From this Oriental perspective, remembering that it is foremost a philosophy of life with some dietary aspects, meat is too “yang”. In this definition “yang” is a grounding, earthbound, materially-oriented tendency, as opposed to “yin” which is uplifting, and spiritually-oriented. Too much yin leads to the ultimate denial of the material by leading to death, but too much yang creates the kind of world we have: one where spirit is replaced by the mammalian territorialism of politics and religion.
So, from their perspective, as mankind started eating more and more meat they became more warlike and less spiritual in nature. At first meat was balanced by potatoes, considered too yin to be a healthful food by the Macrobiotics. (From a Western perspective we can point out that meat is high in sodium, considered yang, and potatoes are high in its opposite, potassium, considered yin, one reason they go well together from a dietary perspective.)
As time went on, the potatoes were not enough to balance out the heavy yang of meat, so sugar was brought on board (being much more yin that potatoes), and still the spirit could not find balance in the face of this ongoing heavy meat consumption. (Starting to sound like a fairy tale isn’t it?) Finally the Western youth turned to psychedelic drugs (marijuana and L.S.D.) to bring some spirit back to their overly materialistic lives.
Now that we understand why we do drugs, and how bad meat eating is for our spiritual lives, let’s take a moment to reflect on the fact that Hitler was a vegetarian. And the Dali Lama eats meat. So where does that leave us? Back looking for some balance.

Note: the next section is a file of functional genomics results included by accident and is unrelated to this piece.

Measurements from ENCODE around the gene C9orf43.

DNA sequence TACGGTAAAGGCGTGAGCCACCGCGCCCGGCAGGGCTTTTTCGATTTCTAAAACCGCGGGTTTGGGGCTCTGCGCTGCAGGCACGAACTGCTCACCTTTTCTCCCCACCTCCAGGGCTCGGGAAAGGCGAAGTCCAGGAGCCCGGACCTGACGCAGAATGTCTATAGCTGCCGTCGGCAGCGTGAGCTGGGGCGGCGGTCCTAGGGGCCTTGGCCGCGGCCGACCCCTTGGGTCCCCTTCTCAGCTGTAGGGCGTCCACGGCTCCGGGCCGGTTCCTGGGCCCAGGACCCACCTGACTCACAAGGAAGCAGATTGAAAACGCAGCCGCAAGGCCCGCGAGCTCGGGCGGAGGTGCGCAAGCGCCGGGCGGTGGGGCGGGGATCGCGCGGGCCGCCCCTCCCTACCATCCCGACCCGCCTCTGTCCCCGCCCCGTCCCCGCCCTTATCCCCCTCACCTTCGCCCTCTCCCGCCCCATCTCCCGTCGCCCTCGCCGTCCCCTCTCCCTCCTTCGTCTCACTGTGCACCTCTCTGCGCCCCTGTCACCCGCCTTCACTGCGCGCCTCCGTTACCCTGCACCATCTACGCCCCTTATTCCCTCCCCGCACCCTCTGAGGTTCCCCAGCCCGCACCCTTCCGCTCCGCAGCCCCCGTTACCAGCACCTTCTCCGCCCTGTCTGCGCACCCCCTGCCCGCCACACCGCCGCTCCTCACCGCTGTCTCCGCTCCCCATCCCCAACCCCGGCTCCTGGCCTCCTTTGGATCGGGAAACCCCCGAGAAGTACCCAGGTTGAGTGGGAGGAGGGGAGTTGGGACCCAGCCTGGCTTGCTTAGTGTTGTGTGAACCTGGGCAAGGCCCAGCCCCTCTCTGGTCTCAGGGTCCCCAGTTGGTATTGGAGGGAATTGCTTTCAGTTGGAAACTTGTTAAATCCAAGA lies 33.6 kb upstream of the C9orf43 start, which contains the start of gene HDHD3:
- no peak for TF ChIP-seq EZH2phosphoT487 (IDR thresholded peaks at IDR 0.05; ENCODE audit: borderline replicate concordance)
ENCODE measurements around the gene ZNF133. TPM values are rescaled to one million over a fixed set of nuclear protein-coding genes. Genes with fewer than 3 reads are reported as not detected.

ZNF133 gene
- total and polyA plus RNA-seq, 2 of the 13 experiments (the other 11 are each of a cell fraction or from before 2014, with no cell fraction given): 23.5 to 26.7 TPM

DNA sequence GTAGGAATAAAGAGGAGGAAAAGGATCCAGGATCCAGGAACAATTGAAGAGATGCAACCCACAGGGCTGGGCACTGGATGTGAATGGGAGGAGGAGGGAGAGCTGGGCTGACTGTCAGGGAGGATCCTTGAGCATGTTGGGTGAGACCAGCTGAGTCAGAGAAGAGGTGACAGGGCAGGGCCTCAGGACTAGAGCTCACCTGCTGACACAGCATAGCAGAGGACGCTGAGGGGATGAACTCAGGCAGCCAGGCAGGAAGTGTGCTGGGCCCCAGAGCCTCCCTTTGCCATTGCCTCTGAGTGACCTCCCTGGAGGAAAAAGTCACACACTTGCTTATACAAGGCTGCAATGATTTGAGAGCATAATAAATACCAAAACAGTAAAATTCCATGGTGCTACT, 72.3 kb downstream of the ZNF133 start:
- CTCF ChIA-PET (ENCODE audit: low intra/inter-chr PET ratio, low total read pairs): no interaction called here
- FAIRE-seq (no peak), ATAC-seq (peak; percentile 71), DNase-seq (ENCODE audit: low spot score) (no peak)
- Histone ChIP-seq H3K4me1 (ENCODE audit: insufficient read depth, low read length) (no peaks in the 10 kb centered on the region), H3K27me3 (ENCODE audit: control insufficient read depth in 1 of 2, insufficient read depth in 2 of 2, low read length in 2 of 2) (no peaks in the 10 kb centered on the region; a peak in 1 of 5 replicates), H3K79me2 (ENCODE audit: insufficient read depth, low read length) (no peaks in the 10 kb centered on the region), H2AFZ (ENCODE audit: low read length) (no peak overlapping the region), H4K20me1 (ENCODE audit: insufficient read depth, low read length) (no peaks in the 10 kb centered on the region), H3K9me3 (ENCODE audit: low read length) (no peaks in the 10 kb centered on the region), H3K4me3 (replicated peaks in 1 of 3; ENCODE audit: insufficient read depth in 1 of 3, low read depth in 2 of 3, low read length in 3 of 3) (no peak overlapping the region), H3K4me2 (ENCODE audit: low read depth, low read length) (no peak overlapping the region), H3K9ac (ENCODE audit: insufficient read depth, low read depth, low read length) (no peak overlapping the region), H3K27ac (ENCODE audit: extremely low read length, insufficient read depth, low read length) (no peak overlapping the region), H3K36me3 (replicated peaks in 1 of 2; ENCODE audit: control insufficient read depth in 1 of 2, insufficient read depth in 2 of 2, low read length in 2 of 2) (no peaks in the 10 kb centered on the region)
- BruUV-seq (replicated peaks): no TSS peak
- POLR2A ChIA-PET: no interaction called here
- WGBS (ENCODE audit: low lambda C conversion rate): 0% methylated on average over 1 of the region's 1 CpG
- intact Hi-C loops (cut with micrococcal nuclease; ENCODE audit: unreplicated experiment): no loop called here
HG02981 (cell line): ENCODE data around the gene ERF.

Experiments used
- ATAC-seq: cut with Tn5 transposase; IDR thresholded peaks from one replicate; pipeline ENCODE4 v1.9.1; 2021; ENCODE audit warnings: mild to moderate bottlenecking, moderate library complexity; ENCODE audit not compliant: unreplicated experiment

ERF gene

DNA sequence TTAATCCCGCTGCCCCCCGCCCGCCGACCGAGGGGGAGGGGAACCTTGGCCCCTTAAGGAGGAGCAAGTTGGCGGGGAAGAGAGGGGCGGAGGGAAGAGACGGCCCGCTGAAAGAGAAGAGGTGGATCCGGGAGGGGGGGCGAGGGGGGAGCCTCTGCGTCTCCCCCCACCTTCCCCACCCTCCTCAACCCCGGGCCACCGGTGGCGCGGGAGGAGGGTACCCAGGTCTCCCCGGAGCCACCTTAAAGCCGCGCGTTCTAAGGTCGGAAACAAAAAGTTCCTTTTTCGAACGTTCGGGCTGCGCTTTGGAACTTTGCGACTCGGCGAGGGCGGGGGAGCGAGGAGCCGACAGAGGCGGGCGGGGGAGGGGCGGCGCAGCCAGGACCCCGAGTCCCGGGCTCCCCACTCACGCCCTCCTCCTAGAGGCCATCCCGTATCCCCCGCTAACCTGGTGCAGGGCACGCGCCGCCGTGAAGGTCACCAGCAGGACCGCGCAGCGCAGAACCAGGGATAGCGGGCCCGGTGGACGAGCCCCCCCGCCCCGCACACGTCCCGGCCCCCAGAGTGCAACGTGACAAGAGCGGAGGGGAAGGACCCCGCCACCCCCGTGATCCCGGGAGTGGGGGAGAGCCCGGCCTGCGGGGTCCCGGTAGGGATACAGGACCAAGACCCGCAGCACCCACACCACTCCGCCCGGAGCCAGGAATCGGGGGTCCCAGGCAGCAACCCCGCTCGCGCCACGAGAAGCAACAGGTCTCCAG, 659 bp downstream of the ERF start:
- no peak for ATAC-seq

If we live in cold climates we may need some animal protein to remain healthy, whereas if we live in a tropical or semi-tropical climate, we can be healthy on a diet lacking in animal protein. Of course, things like indoor heating and air conditioning allow us to follow any diet we like, in any climate, since we’ve freed ourselves from the restrictions of nature.
Our blood type indicates for most (but not all) of us who will thrive best on a diet low or high in animal protein, and then we have to listen to our bodies, see how we digest something and how we feel after eating the foods in question. Also, how physical our lifestyle is will influence this choice. A logger just needs more protein, and can process more protein, than a desk worker.
How much, if any, animal protein we choose to eat often is an emotional decision, since most of us concerned with a healthy diet are well aware of modern factory farming of animals. Most commercial eggs, milk and meat are produced in extremely crowded, inhumane and unsanitary conditions. And factory farming has concerns over and above the ethical ones.